Gambit editor Kevin Allman appeared on last night's Informed Sources on WYES-TV to discuss this week's tumult and realignment in the local media world with The Times-Picayune and The Advocate. The panel included host Larry Lorenz, producer Errol Laborde, reporter Dawn Ostrom and WWL-TV investigative reporter David Hammer.
The show isn't embeddable, but you can watch here.
Louisiana's House Committee on House and Governmental Affairs failed to pass a bill which would "prohibit discrimination in state employment on the basis of sexual orientation, gender identity, or gender expression."
Authored by State Rep. Austin Badon, D-New Orleans, who in 2011 introduced a bill to protect gay students from bullying, House Bill 85 would allow gay state employees who were discriminated against to appeal to the state Civil Service Commission. Current law allows discrimination appeals based on discrimination of political beliefs, sex or race and, provides for hearings and decisions in those cases. Current law does not include provisions for gay employees.
The Louisiana Family Forum argued the bill would create "a target-rich environment for lawsuits" and afford "special" rights to gay employees.
The committee voted 6-3 against the bill.
The Advocate, which moved into the New Orleans market from Baton Rouge earlier this year in response to The Times-Picayune going to a three-day-per-week production schedule, has been sold to New Orleans businessman and sometime-political candidate John Georges. The announcement of the "Georges Media Group" and its buy will be announced officially on Wednesday at a 10 a.m. press conference at The Advocate's Bluebonnet Road offices, which will be attended by Gov. Bobby Jindal and various politicos and dignitaries.
In an interview tonight, Georges said he would be getting his first look at the physical paper when he walks through the newsroom and plant tomorrow. "I've wanted to buy The Advocate for two years now," he said, adding that the deal was finalized just today.
Georges had signed a letter of intent in March to buy the paper from the Manship family, which had owned it for 100 years. Publisher David Manship, who had been publicly ambivalent about the family's sale, sent an email to employees tonight saying, "I can tell you personally I am happy that such a passionate and reputable Louisiana family is taking the helm."
"It got complicated when they [The Advocate] decided to come into the New Orleans market last year," Georges said. "Negotiations stalled for six months."
Georges, who has never owned a media company, has had a wide variety of businesses (including a paper boy route for The Times-Picayune at age 15). Most of his ventures have been successful. The New Orleans native and Tulane University graduate built his company, Imperial Trading, into a distributor for convenience stores across the South. Its parent company, Georges Enterprises, has had a wide variety of holdings, including video poker machines. In 2007, the longtime Republican ran for governor as an independent and was defeated by Jindal. In 2009, he purchased Galatoire's, the city's old-line restaurant (which has a spinoff, Galatoire's Bistro, in Baton Rouge), and ran for mayor of New Orleans as a Democrat in a hotly contested race which he ultimately lost to Mitch Landrieu.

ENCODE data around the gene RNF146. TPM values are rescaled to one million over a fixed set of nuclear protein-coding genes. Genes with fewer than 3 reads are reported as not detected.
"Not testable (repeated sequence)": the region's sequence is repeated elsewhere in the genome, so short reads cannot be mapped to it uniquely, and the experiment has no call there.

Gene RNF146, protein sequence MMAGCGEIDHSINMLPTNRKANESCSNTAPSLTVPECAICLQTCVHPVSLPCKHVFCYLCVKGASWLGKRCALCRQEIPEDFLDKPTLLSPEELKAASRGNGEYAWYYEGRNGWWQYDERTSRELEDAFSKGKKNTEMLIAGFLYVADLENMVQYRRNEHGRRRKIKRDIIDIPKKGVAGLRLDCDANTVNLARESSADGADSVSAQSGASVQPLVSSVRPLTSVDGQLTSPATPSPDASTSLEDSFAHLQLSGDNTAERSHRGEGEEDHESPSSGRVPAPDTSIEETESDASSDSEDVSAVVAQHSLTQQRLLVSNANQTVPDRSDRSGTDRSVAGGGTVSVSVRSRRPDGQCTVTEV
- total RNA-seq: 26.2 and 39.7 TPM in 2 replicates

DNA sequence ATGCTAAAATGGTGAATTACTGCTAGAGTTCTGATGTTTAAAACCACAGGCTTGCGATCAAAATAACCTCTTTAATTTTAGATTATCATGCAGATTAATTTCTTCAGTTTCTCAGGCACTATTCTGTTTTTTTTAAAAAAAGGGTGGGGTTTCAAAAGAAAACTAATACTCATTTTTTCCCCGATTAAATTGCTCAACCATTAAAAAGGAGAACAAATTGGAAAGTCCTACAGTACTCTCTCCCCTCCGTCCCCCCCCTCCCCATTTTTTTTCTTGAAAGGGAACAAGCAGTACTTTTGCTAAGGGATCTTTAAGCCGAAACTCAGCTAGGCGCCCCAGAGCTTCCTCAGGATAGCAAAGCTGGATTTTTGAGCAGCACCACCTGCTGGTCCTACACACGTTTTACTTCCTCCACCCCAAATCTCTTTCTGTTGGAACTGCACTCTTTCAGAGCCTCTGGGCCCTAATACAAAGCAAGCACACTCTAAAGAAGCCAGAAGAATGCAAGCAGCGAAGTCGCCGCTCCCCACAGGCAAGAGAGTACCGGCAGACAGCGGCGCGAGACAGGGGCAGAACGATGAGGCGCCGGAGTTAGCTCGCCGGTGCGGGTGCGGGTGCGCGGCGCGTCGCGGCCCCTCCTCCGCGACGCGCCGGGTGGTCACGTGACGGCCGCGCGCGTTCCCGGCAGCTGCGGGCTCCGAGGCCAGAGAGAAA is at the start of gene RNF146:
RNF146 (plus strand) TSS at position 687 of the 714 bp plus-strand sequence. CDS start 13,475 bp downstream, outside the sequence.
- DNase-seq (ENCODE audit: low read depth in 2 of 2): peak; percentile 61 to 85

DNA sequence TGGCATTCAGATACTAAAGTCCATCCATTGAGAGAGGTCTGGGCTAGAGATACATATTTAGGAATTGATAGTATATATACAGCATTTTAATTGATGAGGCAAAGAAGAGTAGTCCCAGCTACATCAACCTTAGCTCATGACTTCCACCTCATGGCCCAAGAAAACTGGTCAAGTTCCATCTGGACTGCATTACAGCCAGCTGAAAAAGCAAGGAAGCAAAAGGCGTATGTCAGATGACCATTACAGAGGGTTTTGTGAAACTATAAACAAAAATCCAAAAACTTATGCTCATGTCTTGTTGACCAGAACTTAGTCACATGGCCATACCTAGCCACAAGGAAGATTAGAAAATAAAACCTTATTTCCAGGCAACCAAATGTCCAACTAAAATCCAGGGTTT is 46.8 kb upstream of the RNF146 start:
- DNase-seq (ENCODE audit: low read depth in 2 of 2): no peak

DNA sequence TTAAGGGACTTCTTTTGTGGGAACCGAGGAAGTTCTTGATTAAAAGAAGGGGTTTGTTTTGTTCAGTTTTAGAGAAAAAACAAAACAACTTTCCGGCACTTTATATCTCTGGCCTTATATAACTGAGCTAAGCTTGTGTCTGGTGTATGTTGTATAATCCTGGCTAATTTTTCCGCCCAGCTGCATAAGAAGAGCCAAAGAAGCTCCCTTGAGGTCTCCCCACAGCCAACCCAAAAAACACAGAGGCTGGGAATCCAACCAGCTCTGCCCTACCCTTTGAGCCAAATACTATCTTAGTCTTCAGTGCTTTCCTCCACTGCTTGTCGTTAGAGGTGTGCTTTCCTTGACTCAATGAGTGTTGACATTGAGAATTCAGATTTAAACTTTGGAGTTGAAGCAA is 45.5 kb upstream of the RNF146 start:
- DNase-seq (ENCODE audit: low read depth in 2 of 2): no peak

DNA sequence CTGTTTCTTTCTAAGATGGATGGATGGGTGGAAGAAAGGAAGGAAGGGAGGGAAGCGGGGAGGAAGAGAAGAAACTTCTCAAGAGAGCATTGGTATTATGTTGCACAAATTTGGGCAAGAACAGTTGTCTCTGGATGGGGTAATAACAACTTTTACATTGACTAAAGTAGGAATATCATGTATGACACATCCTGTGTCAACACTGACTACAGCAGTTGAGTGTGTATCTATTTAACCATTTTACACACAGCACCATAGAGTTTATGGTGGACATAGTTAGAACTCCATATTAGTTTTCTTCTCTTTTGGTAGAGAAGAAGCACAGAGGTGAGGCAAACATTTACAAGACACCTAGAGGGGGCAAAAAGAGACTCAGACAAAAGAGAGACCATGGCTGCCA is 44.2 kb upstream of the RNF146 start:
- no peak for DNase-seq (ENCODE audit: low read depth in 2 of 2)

Asked if people thought he was crazy to be getting into the newspaper business at a time when the future of newspapers seemed dim, Georges said, "Warren Buffett and the Koch brothers are getting into it. I don’t know who says it's crazy."
Over the past several weeks, conservative lawmakers on the House Appropriations Committee have questioned if, not when, the budget will be passed during the ongoing session that adjourns June 6. That means, not long after Gov. Bobby Jindal has “parked” his controversial tax swap plan, his budget could be stalling.
More recently, a few have even looked farther down the road in case there’s actually a head-on collision. “There’s more talk in the hallways about coming back for a special session on the budget than anything else,” says Rep. Brett Geymann, R-Lake Charles, chairman of the Budget Reform Coalition and a founding “fiscal hawk.”
The weeks leading up to Jindal’s speech last Monday brought tensions to a critical mass. The business lobby vowed opposition to Jindal’s plan, research groups questioned its math and public opinion tanked on the idea of exchanging personal income taxes for a significantly broader — and higher — sales tax.
The governor won lots of praise from national conservative think tanks, but inside Louisiana, the worm turned quickly against him — and against House Speaker Chuck Kleckley, R-Lake Charles. Endorsed for the gavel by Jindal and easily the governor’s most reliable legislative ally in the current term, Kleckley had delivered on education and retirement reforms last year and so far has kept the lid on serious budget objections from fellow GOP conservatives, known as the fiscal hawks.